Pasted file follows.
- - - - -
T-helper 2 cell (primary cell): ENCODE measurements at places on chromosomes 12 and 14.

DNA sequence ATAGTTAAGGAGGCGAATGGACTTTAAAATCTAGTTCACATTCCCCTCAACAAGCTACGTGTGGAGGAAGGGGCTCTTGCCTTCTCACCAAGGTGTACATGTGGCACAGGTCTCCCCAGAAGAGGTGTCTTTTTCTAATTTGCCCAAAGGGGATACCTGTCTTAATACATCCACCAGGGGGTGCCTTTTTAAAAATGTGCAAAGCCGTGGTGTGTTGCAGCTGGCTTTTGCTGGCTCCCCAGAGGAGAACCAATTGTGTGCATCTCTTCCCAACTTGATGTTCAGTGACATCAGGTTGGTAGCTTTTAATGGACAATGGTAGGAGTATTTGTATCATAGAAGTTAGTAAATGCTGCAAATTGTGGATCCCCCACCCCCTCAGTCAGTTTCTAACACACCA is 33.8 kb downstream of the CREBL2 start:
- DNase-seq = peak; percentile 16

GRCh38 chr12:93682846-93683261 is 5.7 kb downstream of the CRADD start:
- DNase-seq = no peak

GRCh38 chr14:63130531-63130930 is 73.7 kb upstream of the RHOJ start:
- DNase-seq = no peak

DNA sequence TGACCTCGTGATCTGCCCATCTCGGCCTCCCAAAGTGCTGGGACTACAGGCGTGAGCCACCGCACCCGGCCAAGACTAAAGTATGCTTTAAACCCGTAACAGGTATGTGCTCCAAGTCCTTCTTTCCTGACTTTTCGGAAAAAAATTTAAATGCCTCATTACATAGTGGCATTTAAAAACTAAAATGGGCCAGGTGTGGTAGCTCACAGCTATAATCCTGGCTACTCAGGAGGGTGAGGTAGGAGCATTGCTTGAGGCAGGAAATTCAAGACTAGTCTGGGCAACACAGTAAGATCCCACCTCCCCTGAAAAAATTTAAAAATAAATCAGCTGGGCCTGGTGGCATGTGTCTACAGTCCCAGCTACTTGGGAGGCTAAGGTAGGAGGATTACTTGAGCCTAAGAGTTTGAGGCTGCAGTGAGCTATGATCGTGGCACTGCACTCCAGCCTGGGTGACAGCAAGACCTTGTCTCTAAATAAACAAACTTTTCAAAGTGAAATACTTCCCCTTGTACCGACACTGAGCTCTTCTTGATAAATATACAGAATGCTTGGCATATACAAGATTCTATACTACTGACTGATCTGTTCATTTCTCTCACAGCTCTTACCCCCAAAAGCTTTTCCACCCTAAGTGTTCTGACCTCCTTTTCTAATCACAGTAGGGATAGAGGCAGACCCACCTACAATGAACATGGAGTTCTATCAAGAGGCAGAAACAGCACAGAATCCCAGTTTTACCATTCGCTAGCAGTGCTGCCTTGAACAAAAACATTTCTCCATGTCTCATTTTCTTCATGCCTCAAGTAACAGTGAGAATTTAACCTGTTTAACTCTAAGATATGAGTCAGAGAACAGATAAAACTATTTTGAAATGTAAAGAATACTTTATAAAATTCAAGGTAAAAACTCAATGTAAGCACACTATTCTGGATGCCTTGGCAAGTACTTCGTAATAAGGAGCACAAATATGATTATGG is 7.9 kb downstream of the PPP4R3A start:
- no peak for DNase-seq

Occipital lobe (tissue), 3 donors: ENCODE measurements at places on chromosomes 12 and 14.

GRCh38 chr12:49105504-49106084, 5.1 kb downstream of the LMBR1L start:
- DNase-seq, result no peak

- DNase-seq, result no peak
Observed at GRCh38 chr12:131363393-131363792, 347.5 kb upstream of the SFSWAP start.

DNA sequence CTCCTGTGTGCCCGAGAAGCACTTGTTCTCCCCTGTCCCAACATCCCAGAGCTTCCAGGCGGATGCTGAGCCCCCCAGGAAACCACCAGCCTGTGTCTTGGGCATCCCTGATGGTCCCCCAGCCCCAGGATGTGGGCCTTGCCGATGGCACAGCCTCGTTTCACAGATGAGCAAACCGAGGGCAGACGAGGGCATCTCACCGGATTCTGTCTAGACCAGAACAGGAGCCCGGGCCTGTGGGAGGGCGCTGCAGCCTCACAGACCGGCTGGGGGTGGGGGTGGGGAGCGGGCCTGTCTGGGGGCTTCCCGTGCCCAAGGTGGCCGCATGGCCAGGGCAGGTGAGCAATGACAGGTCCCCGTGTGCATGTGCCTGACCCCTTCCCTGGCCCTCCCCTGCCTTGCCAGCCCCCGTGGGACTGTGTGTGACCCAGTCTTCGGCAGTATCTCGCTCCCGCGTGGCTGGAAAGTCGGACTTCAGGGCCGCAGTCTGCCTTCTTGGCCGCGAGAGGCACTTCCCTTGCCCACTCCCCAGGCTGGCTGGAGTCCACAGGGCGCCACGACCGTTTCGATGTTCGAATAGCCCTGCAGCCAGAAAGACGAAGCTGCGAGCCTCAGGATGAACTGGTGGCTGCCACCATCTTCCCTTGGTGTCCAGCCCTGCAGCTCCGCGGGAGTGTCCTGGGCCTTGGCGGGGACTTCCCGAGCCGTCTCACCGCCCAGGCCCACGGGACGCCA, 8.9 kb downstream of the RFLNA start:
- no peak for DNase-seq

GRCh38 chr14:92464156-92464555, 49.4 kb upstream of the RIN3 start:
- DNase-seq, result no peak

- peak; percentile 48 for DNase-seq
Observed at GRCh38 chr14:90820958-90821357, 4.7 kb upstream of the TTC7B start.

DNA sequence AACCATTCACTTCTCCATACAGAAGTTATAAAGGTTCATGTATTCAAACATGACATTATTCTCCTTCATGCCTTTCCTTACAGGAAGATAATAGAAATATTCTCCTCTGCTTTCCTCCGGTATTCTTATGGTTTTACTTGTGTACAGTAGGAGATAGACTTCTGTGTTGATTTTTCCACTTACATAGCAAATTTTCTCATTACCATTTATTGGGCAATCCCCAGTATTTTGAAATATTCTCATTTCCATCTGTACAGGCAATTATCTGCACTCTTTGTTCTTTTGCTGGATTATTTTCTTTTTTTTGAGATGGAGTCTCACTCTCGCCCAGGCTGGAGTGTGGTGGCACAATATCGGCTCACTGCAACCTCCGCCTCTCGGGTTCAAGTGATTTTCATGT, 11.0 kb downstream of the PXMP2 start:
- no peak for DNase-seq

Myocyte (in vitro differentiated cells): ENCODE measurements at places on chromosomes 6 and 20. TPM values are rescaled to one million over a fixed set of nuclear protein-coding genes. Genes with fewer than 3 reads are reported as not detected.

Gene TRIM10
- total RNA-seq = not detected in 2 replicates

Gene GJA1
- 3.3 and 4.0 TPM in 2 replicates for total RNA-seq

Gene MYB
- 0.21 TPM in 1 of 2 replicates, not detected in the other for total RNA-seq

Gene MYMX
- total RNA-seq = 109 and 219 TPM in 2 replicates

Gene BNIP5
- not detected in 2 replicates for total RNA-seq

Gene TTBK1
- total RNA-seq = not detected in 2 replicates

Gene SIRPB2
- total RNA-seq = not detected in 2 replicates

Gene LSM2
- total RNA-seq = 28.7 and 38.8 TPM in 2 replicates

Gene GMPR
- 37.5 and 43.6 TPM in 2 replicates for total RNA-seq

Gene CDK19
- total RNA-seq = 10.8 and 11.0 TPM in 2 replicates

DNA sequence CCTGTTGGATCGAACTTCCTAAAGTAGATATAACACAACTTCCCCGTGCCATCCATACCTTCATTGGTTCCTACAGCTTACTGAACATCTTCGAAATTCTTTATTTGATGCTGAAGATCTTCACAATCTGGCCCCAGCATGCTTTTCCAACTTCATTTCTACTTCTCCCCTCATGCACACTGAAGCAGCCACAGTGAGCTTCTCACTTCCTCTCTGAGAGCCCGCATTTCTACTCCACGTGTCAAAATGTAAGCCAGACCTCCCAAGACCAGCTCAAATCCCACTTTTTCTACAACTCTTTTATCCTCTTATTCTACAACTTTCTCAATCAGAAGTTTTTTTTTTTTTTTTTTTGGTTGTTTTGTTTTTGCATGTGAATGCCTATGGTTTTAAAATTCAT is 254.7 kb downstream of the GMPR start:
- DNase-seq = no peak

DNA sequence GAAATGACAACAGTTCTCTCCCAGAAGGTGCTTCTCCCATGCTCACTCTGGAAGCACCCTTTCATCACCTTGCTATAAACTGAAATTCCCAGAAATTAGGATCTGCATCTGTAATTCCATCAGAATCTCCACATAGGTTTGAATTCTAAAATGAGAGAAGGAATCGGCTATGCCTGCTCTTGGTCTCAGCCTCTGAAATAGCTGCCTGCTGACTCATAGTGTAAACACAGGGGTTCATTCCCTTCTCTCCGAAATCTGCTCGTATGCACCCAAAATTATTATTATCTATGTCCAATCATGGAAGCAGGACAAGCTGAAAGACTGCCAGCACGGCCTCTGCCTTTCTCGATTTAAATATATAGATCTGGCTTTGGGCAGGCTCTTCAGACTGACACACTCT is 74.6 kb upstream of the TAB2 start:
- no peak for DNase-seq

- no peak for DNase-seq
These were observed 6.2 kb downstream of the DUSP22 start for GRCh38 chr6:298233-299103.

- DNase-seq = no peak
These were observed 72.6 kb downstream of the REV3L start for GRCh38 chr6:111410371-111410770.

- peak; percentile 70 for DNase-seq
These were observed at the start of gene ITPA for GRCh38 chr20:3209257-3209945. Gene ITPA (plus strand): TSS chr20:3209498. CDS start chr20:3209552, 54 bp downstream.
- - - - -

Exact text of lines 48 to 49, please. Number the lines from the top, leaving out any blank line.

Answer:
- no peak for DNase-seq
These were observed 6.2 kb downstream of the DUSP22 start for GRCh38 chr6:298233-299103.